The 1936 Cleveland Centennial Half Dollars were struck for the 100th anniversary of the founding of the city to coincide with the Great Lakes Exposition held on the shore of Lake Erie. The reverse design is particularly interesting for its creation of perspective on the surface of a flat coin.
The maximum authorized mintage for the issue was 50,000 pieces. Initially half of this quantity was struck at the Philadelphia Mint. After additional demand was anticipated, the remaining 25,000 coins were ordered. These were also struck in the Philadelphia Mint, but with production taking place in 1937. Because of the stipulations of the authorizing legislation, these coins carried the same 1936 date and are indistinguishable from the earlier strikes.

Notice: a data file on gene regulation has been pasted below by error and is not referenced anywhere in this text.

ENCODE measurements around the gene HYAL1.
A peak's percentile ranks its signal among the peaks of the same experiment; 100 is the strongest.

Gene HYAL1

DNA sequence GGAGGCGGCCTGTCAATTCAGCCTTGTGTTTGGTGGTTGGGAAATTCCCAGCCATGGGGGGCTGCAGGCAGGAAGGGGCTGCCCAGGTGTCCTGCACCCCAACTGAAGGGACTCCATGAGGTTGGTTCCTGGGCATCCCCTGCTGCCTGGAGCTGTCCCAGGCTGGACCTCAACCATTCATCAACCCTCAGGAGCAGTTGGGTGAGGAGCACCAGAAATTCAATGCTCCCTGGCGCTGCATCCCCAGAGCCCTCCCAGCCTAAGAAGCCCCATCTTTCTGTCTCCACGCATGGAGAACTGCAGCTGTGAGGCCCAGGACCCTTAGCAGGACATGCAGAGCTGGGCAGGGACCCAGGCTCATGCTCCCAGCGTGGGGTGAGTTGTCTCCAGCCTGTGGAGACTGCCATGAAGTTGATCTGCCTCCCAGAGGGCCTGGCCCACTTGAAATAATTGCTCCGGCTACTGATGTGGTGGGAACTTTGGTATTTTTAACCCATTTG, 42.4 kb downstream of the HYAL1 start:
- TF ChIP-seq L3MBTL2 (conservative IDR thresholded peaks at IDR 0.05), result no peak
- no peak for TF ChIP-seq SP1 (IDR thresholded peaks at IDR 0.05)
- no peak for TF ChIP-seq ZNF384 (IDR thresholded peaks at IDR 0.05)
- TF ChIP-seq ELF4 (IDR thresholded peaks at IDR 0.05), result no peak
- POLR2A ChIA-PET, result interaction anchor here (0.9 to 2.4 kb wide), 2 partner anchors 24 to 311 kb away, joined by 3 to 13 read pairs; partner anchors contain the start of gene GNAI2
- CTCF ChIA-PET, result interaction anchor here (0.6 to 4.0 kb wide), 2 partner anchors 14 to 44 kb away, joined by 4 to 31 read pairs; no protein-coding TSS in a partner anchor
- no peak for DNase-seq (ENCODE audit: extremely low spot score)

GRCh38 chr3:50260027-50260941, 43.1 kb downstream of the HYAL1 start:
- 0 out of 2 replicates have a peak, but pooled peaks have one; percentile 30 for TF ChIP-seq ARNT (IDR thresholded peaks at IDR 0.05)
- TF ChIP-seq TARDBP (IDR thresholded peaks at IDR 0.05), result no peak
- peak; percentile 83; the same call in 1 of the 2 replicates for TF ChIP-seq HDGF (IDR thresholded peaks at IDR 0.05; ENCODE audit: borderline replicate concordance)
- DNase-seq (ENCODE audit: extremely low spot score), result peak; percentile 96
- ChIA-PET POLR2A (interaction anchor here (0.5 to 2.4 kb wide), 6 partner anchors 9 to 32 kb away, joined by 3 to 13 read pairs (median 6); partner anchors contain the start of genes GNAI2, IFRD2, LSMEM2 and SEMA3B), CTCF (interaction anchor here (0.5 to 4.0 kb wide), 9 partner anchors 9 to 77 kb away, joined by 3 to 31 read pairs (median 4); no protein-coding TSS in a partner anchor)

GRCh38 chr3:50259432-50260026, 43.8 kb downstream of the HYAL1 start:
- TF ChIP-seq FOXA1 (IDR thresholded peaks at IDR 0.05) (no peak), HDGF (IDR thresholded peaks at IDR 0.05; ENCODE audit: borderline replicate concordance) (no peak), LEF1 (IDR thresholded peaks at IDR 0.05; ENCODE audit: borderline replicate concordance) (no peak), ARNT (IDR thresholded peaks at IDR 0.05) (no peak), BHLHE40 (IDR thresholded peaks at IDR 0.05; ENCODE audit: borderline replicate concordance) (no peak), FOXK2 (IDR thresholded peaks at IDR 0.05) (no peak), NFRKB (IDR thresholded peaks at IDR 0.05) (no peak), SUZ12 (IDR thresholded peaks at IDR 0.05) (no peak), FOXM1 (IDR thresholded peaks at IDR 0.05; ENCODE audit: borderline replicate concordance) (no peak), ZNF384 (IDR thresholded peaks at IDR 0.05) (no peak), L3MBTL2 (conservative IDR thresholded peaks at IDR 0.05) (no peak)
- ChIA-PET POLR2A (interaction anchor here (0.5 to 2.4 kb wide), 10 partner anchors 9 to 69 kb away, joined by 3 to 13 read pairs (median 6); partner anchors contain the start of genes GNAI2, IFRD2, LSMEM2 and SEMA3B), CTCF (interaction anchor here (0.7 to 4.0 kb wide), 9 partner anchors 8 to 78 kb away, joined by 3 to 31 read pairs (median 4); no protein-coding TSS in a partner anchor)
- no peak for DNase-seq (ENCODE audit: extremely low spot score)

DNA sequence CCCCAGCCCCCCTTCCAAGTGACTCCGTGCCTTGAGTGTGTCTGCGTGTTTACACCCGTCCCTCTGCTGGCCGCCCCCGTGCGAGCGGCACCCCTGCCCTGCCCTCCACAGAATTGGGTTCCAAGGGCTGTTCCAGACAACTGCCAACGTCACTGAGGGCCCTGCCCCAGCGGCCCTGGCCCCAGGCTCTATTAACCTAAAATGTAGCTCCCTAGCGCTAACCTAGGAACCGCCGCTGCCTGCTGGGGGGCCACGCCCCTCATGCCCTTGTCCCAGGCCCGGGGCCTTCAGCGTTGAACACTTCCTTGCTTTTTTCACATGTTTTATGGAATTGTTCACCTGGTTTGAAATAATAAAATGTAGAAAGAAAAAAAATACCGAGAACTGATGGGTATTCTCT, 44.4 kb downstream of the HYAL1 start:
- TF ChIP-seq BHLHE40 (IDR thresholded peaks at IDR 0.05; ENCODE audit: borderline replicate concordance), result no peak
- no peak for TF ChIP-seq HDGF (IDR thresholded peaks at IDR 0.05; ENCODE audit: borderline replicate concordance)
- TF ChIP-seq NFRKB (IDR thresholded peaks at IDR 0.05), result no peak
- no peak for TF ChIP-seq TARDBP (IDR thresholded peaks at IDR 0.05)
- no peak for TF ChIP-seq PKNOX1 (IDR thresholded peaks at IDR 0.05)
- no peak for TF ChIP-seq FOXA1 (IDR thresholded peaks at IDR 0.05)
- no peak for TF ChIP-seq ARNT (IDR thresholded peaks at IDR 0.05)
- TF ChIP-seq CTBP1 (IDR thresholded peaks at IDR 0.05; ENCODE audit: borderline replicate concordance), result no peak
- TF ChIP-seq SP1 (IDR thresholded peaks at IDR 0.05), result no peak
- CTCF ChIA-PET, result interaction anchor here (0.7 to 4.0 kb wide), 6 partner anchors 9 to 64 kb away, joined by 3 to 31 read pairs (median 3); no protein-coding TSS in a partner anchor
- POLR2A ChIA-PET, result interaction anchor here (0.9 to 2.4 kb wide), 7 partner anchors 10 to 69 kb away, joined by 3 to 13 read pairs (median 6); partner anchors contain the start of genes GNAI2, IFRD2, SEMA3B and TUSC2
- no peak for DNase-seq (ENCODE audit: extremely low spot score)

Designs for the Cleveland Half Dollars were created by Brenda Putman. The obverse features a left facing portrait of Moses Cleaveland, the founder of the city. Inscriptions read “United States of America”, “Moses Cleaveland”, “Liberty” and “Half Dollar”. The reverse depicts a map of the Great Lakes area with stars placed at the location of prominent cities. A compass appears above the map with the point at the slightly larger star representing Cleveland. Inscriptions read “Great Lakes Exposition”, “1836”, “1936”, “Cleveland Centennial”, “In God We Trust”, and “E Pluribus Unum”.
With the entire maximum mintage produced at a single mint facility, the 1936 Cleveland Half Dollar remains readily available for present day collectors and affordable even into gem grades. Distracting contact marks will often be seen on the high points of the design, but with patience a pleasing specimen can be located.
Cleveland Half Dollar Coin Specifications
Designer: Brenda Putnam
Composition: 90% silver, 10% copper
Weight: 12.50 grams
Diameter: 30.6 mm
Authorization: Public Law 74-552
Maximum Authorized Mintage: 50,000
Cleveland Half Dollar Mintage